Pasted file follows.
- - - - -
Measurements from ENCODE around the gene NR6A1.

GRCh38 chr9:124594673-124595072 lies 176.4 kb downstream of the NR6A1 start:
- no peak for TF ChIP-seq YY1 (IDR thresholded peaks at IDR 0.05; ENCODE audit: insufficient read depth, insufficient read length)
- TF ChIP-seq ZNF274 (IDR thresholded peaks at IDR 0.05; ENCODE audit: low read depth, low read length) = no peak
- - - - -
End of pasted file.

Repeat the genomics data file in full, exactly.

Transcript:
Measurements from ENCODE around the gene NR6A1.

GRCh38 chr9:124594673-124595072 lies 176.4 kb downstream of the NR6A1 start:
- no peak for TF ChIP-seq YY1 (IDR thresholded peaks at IDR 0.05; ENCODE audit: insufficient read depth, insufficient read length)
- TF ChIP-seq ZNF274 (IDR thresholded peaks at IDR 0.05; ENCODE audit: low read depth, low read length) = no peak